Mar 28, 2007

Brooks Brothers, Save the Children

These are actually two different topics, not a sentence in the imperative.

1. Brooks Brothers' latest ad campaign cracked me up when I saw a print version lying on the kitchen table at work. I couldn't get over the sense that they seem to be mocking the very people they're selling to. I mean, look at this:

What the heck kind of party is this? If you were on the beach and came upon these people, what would you think? You'd laugh, right? Especially Mr. Guy with the linen sports jacket and the v-neck with the stripes at the collar. I like how there are also Black Folks at this beach party, maybe some relatives of Barack Obama showed up.

2. There is a company called "Dialogue Direct" that hires gregarious young people to stalk the street corners in center city and try to get you to sign up for a monthly giving program to either Children's International, the World Wildlife Federation, or alternately Save the Children. They kind of rotate through the three of them every few months. Sometimes you'll see the same college-aged kid on the same corner for a few weeks at a time, but then they get burnt out from constant rejection and give up to go work at Whole Foods or something.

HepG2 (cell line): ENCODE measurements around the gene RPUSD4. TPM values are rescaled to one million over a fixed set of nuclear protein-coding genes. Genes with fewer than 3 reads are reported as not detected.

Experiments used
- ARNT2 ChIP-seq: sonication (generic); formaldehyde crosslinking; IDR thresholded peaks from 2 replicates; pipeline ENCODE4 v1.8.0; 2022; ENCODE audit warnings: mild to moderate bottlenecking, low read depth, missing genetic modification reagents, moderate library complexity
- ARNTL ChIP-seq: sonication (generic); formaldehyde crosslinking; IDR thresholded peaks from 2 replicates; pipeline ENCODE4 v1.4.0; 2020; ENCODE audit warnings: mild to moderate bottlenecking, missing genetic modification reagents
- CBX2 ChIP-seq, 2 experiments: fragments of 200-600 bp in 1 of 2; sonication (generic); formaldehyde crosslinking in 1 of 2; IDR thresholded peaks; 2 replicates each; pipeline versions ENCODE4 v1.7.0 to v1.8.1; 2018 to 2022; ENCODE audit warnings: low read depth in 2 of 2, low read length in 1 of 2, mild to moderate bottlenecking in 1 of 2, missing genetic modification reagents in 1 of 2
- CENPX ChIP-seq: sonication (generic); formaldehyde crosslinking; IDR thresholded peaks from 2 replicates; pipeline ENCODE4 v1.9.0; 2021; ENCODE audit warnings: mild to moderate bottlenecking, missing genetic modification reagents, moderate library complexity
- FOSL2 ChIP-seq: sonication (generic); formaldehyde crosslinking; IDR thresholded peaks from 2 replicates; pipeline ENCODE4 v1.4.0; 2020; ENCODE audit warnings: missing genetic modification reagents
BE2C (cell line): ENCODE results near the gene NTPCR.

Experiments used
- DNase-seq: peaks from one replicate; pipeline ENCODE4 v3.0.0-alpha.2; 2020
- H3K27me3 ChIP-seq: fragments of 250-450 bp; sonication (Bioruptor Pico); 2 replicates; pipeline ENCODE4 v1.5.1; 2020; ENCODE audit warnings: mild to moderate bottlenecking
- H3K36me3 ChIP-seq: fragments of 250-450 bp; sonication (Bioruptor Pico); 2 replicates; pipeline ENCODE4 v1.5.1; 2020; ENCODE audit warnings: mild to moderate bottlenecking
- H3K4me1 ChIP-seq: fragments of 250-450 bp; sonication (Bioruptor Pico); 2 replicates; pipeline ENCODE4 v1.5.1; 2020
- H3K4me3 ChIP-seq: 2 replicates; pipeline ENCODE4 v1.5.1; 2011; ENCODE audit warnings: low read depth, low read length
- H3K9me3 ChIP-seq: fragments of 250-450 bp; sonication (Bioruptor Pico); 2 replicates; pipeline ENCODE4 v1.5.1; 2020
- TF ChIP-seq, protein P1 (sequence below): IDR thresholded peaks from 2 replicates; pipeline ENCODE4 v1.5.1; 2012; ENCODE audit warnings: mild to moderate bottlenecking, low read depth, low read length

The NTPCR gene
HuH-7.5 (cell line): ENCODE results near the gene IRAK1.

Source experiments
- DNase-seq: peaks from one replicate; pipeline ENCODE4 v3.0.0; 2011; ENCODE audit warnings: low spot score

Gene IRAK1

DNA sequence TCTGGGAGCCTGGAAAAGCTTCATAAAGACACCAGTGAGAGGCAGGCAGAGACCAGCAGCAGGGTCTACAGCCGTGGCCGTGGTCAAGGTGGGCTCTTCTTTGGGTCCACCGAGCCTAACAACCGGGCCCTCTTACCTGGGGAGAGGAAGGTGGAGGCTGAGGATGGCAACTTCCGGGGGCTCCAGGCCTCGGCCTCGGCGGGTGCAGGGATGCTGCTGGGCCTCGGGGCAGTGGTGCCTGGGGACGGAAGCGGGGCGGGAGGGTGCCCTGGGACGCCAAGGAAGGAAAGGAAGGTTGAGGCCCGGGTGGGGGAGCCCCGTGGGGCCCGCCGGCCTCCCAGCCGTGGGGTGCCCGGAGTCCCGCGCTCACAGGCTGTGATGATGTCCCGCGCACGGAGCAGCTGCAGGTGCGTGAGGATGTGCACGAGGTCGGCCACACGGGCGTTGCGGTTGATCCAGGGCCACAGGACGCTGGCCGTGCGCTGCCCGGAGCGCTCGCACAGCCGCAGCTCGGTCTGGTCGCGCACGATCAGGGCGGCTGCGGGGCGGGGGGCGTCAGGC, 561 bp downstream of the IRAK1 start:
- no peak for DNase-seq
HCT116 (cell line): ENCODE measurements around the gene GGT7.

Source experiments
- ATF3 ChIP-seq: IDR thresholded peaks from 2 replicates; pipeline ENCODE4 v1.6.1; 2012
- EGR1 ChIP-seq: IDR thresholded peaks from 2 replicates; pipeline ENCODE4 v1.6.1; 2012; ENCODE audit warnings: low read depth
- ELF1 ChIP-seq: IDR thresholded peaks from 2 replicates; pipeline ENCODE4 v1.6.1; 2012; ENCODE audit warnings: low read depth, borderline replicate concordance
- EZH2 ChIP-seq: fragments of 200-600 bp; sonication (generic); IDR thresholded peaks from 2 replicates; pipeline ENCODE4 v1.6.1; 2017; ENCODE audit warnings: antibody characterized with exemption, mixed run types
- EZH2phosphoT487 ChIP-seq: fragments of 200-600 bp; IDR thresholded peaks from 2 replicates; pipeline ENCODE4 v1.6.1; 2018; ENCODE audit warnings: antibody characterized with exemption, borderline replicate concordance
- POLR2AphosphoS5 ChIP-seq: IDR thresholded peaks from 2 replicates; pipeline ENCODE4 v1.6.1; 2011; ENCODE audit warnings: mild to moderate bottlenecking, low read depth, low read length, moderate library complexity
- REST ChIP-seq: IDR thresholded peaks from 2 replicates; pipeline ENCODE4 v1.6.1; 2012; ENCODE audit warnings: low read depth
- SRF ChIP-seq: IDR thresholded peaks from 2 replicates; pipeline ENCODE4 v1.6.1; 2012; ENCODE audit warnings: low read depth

Today, this nice, crunchy looking guy (probably a summertime camp drama counsellor) approach me with the usual tactic. He stuck out his hand and told me his name, which is supposed to endear me to him, and then I'm supposed to tell him my name (forming a bond between us). He asked me if I was a teacher. I said no.

Him: What are you?
Me: Uh, I'm an architect.
Him: Oh, cool, so what does that mean?
Me: Excuse me?
Him: Do you draw up the plans?
Me: Sorta, yeh.
Him: Like Ayn Rand?
Me: Huh?
Him: You know, the Fountainhead?
Me: Right.
Him: Did you read that book?
Me: Yes. I'm not a Rand fan.
Him: Oh, heh heh, you mean you're not an objectivist?
Me: No. [start digging in my purse]
Him: I read it, I thought it was very interesting.
Me: [edging away] I thought that book was sorta horrifying. I have to go now...
Him: No! Wait! You thought Ellsworth was horrifying?